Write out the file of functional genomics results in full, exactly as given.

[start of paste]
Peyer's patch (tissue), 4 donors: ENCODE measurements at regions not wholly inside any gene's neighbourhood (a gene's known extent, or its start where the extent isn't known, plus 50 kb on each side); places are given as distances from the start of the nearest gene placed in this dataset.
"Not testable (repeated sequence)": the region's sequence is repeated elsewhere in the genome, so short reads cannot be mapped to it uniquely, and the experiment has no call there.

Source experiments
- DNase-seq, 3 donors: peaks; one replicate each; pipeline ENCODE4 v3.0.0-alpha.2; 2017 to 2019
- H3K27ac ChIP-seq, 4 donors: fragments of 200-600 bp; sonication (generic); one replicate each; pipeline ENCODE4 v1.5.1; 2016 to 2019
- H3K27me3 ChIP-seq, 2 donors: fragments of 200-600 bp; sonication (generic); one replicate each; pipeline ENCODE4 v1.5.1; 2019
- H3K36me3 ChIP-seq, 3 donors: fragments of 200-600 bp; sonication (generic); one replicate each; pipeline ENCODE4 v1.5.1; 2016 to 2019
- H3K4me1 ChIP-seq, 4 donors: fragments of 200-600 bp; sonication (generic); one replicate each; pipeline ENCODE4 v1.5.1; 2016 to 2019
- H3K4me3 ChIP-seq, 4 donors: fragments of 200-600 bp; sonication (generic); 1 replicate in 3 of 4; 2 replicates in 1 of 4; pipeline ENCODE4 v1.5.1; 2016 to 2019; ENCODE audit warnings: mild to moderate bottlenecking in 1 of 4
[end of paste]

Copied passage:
Peyer's patch (tissue), 4 donors: ENCODE measurements at regions not wholly inside any gene's neighbourhood (a gene's known extent, or its start where the extent isn't known, plus 50 kb on each side); places are given as distances from the start of the nearest gene placed in this dataset.
"Not testable (repeated sequence)": the region's sequence is repeated elsewhere in the genome, so short reads cannot be mapped to it uniquely, and the experiment has no call there.

Source experiments
- DNase-seq, 3 donors: peaks; one replicate each; pipeline ENCODE4 v3.0.0-alpha.2; 2017 to 2019
- H3K27ac ChIP-seq, 4 donors: fragments of 200-600 bp; sonication (generic); one replicate each; pipeline ENCODE4 v1.5.1; 2016 to 2019
- H3K27me3 ChIP-seq, 2 donors: fragments of 200-600 bp; sonication (generic); one replicate each; pipeline ENCODE4 v1.5.1; 2019
- H3K36me3 ChIP-seq, 3 donors: fragments of 200-600 bp; sonication (generic); one replicate each; pipeline ENCODE4 v1.5.1; 2016 to 2019
- H3K4me1 ChIP-seq, 4 donors: fragments of 200-600 bp; sonication (generic); one replicate each; pipeline ENCODE4 v1.5.1; 2016 to 2019
- H3K4me3 ChIP-seq, 4 donors: fragments of 200-600 bp; sonication (generic); 1 replicate in 3 of 4; 2 replicates in 1 of 4; pipeline ENCODE4 v1.5.1; 2016 to 2019; ENCODE audit warnings: mild to moderate bottlenecking in 1 of 4